Consider vector bundles on connected paracompact topological spaces. Such a vector bundle $E$ on $X$ is said to be invertible if there exists some other bundle $F$ whose sum with $E$ is trivial: $E\oplus F \simeq \epsilon ^N $. The terminology "invertible" (used by Tammo tom Dieck for example) comes from K-theory and is not so weird as it looks:in $\tilde K(X)$ the class of $F$ is indeed the additive inverse of that of $E$. If all vector bundles on $X$ are invertible, then every class (=virtual bundle) in $\tilde K(X)$ is represented by an actual bundle, which is rather nice.

Now, every vector bundle is invertible if $X$ is compact or is a differentiable manifold or even a topological manifold or even a subspace of some $\mathbb R^n$ or even a space of finite combinatorial Lebesgue dimension or even ... [Please correct me if I'm wrong: this is an interpretation/synthesis of what I read, sometimes between the lines, in several places.]

So one might optimistically hope that every vector bundle on a paracompact connected space is invertible: after all, what could go wrong? Here is what.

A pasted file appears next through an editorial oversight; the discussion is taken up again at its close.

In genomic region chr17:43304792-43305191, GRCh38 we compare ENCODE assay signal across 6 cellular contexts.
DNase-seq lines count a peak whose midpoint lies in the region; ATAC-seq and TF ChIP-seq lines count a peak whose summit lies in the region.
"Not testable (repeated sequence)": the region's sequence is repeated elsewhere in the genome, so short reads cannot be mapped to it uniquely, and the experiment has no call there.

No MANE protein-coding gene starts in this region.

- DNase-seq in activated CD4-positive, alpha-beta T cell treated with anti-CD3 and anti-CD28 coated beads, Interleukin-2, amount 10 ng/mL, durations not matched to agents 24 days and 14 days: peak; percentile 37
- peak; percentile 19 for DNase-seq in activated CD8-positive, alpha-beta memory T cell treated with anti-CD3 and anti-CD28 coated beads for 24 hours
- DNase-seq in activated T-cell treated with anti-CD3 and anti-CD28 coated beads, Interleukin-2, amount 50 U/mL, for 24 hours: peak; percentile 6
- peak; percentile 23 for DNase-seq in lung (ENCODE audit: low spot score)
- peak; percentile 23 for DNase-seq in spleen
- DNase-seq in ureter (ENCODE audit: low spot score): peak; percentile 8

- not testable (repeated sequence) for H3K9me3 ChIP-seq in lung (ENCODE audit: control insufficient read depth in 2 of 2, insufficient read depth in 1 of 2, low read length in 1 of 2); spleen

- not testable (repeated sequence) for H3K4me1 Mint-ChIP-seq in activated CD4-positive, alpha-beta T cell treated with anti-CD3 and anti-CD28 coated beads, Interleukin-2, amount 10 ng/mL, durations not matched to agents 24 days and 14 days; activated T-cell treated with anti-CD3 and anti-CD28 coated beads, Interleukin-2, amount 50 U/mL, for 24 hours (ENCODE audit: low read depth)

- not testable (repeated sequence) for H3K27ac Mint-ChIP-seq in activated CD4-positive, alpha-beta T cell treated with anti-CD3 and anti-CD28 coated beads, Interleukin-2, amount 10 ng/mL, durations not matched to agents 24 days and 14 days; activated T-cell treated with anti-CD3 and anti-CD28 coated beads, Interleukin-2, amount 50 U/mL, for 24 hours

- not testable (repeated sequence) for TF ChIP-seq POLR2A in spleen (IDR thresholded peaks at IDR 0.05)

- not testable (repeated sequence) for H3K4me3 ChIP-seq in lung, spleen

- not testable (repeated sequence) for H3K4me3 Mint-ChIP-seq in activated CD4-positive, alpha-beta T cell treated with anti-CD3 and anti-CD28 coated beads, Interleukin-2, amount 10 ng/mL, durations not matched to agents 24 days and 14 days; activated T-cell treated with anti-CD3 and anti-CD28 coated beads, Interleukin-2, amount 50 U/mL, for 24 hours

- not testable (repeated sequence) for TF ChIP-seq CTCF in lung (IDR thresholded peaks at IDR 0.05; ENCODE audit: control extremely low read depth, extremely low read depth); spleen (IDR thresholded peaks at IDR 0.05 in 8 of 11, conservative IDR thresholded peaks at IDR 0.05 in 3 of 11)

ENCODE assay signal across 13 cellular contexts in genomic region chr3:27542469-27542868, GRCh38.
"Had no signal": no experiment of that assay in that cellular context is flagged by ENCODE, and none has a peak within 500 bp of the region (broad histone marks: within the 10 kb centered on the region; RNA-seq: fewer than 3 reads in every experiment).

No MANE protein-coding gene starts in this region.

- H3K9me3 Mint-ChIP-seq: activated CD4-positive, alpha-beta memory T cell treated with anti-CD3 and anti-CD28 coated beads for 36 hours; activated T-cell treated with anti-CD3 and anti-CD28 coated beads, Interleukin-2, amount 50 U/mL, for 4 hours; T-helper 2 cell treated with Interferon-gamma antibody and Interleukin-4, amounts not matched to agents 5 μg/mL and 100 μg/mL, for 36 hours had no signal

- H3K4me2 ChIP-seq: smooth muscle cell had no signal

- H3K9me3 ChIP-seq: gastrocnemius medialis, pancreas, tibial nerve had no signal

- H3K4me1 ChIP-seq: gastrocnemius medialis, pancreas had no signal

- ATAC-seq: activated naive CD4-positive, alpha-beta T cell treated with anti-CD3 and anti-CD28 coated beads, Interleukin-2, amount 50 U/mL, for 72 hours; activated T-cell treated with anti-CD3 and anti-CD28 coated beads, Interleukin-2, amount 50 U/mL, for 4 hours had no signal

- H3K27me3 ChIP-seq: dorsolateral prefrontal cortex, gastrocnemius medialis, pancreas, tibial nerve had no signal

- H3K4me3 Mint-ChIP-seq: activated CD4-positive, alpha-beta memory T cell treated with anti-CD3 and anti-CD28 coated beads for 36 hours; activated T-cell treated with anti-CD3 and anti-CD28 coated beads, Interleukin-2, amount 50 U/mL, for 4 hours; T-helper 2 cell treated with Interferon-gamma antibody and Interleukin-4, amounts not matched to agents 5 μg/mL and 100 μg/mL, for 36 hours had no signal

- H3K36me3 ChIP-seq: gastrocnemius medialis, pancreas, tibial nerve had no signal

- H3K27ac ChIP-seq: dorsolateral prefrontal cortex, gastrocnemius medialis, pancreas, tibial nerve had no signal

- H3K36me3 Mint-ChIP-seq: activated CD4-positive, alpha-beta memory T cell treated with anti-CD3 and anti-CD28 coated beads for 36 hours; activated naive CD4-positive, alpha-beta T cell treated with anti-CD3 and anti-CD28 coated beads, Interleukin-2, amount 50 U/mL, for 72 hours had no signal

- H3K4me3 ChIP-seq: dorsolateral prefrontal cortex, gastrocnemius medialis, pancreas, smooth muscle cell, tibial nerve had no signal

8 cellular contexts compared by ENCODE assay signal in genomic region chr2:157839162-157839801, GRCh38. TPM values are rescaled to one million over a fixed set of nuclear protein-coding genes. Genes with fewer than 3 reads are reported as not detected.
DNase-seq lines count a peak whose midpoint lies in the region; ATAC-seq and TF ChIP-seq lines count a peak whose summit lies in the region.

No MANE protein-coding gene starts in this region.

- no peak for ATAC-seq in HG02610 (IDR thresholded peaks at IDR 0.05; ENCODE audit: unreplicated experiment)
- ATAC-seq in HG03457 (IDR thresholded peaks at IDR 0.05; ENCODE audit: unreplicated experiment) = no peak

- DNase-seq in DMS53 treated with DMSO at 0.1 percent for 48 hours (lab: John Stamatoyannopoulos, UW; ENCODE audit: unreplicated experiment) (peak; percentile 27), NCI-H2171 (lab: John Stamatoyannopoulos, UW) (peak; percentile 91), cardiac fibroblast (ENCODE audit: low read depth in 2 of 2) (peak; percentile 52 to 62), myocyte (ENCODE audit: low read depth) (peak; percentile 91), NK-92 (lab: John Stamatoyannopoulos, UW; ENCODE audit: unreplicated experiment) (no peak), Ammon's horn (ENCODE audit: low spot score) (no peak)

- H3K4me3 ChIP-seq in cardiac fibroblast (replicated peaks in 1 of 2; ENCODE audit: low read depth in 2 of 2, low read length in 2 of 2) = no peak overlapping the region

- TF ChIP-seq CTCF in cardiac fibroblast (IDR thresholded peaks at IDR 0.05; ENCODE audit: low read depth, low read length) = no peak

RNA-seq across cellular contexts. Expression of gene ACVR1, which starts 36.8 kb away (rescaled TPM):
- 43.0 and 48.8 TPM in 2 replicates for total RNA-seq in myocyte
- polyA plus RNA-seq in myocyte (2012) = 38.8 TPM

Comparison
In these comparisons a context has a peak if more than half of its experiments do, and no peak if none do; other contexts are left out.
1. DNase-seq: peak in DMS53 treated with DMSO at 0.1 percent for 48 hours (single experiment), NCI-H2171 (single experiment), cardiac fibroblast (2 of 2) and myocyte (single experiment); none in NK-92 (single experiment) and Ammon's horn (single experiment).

Consider $X=\mathbb {RP}^{\infty}$ (infinite dimensional real projective space) and the tautological line bundle $\gamma$ on $X$. Its total Stiefel-Whitney class is $w(\gamma)=1+x \in H^\ast (\mathbb {RP}^{\infty},\mathbb Z /2)=(\mathbb Z /2)[x]$, where $x$ is the first Stiefel-Whitney class of $\gamma$ . If $\gamma$ had an inverse vector bundle $F$ we would have $w(\gamma) w(F)=1$ and this is impossibl since $w(\gamma)=1+x$ is not invertible in the cohomology ring $H^\ast (\mathbb {RP}^{\infty},\mathbb Z /2)=(\mathbb Z /2)[x]$ ( a polynomial ring in one indeterminate over $\mathbb Z /2)$.

This leads me to ask the question:

**If a vector bundle on a connected paracompact space has a total Stiefel-Whitney class invertible in its cohomology ring, does it follow that the bundle itself is invertible?**

isinvertible. The problem is that its inverse has infinite degree so you can't get afinitedimensional bundle as the inverse. It does, however, have an infinite dimensional inverse: L^\perp. However, once you allow infinite dimensional inverses,everythinghas an inverse as E + H = H where H is a Hilbert space. (mumble, mumble, numerable cover, mumble, mumble, contractibility of unitary group, mumble, mumble) $\endgroup$ – Andrew Stacey Oct 18 '10 at 12:59thestandard textbook in the field. A variant terminology I have seen in Osborn is "stably invertible". As an algebraic geometer I am quite aware of the terminology "invertible sheaf","invertible module",... used in a mutiplicative sense: that's why I spelled out the definition I had in mind. And, last but not least, I like your terminology "complementable" and wish it good luck! $\endgroup$ – Georges Elencwajg Oct 18 '10 at 16:08